COUNTRY DOCS: Service To Ag Recipient Keeps Rural Pipeline Open
By Darryal Ray
At age 13, he knew he wanted to
be a doctor in rural Alabama,
but didn't know what to expect.
"I didn't know what to do, didn't
know what a doctor was," Dr.
John Wheat was saying. "I'd been
to the doctor, but I didn't have any
friends whose parents were doctors
or anything like that."
|Federation President Jerry Newby presents Service to Agriculture Award to Dr. John Wheat of the University of Alabama's Rural Health Scholars Pipeline program.|
All he had to go by were the
few aging country doctors who
had tended his colds and scrapes
while growing up in rural Sumter
County. "I had the sense then
that all doctors were kind of old
and hard to find," he says with a
Today, that's not always the
case. Thanks to Wheat's efforts
in combating physician shortages
through the University of Alabama's
Rural Health Leaders Pipeline
Programs, it's getting easier to
find a doctor in rural Alabama.
That's why Wheat, founder and
director of those programs, was
presented the Alabama Farmers
Federation's highest award, the
Service to Agriculture Award,
at its 89th annual meeting last
month in Mobile.
"Everybody needs a doctor
who cares about them. For the
people of rural Alabama, that doctor
is Dr. John Wheat," said Federation
President Jerry Newby. "Dr. Wheat
has been rural Alabama's friend and
advocate for many years, working
hard behind the scenes to bring
more doctors to small towns all
across the state. Because of his focus
and his determination, it's becoming
easier to find a doctor in rural
Alabama. Thanks to him, the health
of Alabama's farmers and other rural
residents continues to improve. Alabama
needs more doctors like Dr.
Wheat, and because of him, we're
Through the creation of programs
like Rural Health Scholars,
Minority Health Scholars and Rural
Medical Scholars programs, Wheat
has been working to address Alabama's
shortage of rural physicians
for almost two decades.
students from 52 counties have
entered the Rural Medical Scholars
Program, including 12 in the 2010
class that starts medical school
this year. Eighty-four Rural
Medical Scholars have graduated
from medical school, and
38 are still in school.
The Alabama Farmers
Federation believes so much
in Wheat's work that, in 2004,
it joined with Alfa Insurance
in presenting the Rural Medical
Scholars Program a $1.8
million gift that continues to
accrue interest in an endowed
scholarship for students.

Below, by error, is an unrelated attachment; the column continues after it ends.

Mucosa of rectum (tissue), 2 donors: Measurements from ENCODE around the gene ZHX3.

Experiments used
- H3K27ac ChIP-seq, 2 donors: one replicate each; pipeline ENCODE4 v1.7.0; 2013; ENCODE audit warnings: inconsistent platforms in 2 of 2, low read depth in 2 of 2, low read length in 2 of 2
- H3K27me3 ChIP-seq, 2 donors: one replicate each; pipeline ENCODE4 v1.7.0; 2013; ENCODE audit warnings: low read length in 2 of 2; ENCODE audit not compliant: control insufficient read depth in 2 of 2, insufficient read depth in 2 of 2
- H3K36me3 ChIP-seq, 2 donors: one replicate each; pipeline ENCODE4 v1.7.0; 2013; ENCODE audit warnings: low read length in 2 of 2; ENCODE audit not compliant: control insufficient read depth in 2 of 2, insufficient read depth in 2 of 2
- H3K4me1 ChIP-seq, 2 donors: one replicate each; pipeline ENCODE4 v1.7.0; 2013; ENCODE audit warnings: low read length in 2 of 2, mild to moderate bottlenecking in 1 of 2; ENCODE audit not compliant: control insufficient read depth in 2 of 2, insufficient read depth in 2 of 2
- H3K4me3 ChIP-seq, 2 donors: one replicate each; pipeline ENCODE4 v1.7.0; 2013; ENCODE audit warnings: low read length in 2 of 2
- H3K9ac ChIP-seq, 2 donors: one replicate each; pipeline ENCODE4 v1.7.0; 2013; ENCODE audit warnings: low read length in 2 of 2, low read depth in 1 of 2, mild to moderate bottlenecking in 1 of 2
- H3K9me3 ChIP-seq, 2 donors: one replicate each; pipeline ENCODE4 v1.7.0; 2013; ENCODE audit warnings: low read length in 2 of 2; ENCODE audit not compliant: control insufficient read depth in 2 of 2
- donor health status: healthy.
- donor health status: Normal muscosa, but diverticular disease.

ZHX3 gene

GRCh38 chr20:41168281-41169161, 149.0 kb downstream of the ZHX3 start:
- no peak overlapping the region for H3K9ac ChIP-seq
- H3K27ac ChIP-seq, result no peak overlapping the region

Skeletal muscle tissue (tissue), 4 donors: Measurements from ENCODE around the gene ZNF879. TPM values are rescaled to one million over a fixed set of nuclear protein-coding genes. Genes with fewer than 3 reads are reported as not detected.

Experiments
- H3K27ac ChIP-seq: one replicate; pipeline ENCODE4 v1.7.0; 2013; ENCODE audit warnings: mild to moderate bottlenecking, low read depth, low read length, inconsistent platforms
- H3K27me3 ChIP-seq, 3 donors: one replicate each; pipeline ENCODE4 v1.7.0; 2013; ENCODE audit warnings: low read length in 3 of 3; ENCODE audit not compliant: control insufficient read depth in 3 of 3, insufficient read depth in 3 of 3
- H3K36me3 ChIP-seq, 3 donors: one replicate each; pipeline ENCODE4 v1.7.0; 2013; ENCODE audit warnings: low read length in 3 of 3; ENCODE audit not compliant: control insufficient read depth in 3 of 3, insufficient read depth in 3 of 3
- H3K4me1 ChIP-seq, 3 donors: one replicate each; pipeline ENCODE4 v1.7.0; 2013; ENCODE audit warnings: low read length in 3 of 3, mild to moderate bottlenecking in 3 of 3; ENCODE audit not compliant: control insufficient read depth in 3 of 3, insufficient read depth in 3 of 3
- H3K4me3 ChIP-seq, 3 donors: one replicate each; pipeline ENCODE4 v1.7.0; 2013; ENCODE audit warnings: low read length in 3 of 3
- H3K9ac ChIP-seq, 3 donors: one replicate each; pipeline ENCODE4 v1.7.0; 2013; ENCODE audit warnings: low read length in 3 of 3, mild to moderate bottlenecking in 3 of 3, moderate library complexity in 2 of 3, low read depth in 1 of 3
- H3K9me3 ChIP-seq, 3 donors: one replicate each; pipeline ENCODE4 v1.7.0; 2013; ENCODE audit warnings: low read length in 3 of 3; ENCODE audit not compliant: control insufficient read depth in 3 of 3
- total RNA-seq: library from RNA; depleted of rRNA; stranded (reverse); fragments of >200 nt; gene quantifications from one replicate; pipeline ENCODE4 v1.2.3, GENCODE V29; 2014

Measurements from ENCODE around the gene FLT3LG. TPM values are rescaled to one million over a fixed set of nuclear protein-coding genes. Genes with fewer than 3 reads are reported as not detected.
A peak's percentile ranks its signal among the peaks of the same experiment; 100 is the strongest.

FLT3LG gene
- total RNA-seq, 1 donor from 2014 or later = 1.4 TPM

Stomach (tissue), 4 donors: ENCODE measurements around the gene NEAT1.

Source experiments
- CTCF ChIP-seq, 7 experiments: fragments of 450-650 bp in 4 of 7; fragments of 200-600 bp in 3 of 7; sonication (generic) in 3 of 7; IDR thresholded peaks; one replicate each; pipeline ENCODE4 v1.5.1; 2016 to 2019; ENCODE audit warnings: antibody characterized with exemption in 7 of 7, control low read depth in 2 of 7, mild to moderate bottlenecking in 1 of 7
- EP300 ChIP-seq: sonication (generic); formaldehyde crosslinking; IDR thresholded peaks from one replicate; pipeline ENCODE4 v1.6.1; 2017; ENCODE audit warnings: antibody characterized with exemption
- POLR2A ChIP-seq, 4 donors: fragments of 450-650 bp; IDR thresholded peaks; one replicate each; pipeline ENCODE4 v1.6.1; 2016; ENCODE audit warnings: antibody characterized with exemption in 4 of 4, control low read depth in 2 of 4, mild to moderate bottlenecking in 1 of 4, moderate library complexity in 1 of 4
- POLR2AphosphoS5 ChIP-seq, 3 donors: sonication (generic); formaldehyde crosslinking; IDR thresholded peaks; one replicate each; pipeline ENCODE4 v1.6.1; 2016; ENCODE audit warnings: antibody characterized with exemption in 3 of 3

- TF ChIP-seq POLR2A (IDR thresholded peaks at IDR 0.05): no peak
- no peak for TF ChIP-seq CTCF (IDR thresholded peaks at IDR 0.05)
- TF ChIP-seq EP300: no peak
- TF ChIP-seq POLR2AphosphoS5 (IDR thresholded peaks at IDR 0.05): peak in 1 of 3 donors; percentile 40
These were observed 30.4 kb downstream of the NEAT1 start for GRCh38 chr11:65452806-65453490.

The first recipient of that
scholarship, Dr. Terry James, is
now practicing family medicine
in his home county of
Winston in the small town of
Addison. Behind him in the
pipeline are five more Alfa
scholarship recipients, including
Dr. Dana Todd of Hale
County, now in residency at
UA Tuscaloosa Family Practice.
"The best estimate is that
we're about 350 doctors short
throughout rural Alabama, and
that's just today," Wheat says. "That
doesn't take into account that the
ones out there now who may be 55-
to 60-years-old and reaching retirement.
It's going to get worse before
it gets better."
Wheat and his six siblings and
two cousins were raised on a fiveacre
rented farm outside York where
they milked cows and tended 50
chickens and a horse. "Then, Dad
rented about 15 acres outside town
and tried to raise cotton just because
he'd always wanted to raise cotton,"
Wheat recalls. "He did not know
how to farm with a tractor, and
he didn't know how to watch his
money either. So, after about a year
and a half of that, mother pulled the
plug on my dad's farming."
But the country way of life was
already deep in Wheat's soul, and his
love of the country and rural residents
stayed with him throughout
his service in the Navy, his studies
and his academic career. "It's the
people," he says of his motivation.
"They're hard-working, and I
know very few people involved in
agriculture who are self-absorbed.
Their whole mindset is that they are
doing something for a greater good,
whether it's feeding the country or
So, in 1989, when another public
outcry came for better rural health
care, Wheat was ready. Recruited by
Dr. James Leeper of the University
of Alabama, Wheat began traveling
all over Alabama's rural byways in
an effort to learn the reasons for
the doctor shortages. "I heard from
doctors, hospital administrators,
mayors, nurses, farmers, and they all
said the same thing: 'We need more
kids from rural Alabama in medical
school,'" said Wheat.
The finding gave birth in 1993 to
the Rural Health Scholars program,
which recruited Alabama's brightest
11th graders for a summer program
where they could earn seven hours
of college credit. "The Legislature
loved it, the students loved it, the
families loved it, we loved it; everybody
loved it!" said Wheat.
But rural physicians sounded a
warning. "They said, 'This theory
of getting them through school
quick sounds good but doesn't work.
When you get out here, it's kind of
lonely, and so you need to be mature